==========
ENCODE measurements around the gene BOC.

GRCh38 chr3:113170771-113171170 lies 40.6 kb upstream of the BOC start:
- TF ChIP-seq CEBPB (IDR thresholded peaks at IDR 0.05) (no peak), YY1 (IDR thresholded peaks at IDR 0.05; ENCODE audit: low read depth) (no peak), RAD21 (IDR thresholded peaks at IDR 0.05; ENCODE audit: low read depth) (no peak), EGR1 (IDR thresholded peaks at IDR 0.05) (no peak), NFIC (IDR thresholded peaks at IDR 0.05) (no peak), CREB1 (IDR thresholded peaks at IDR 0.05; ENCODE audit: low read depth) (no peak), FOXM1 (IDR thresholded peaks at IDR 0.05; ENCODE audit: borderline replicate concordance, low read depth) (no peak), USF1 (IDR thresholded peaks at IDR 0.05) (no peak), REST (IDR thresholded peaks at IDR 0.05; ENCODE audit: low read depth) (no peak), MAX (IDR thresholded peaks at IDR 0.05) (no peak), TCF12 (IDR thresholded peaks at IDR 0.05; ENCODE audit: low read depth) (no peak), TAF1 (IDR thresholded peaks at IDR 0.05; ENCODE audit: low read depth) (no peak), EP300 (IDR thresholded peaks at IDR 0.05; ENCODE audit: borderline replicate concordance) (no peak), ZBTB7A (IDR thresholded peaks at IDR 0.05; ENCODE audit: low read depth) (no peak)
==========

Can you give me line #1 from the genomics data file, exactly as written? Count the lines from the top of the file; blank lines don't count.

ENCODE measurements around the gene BOC.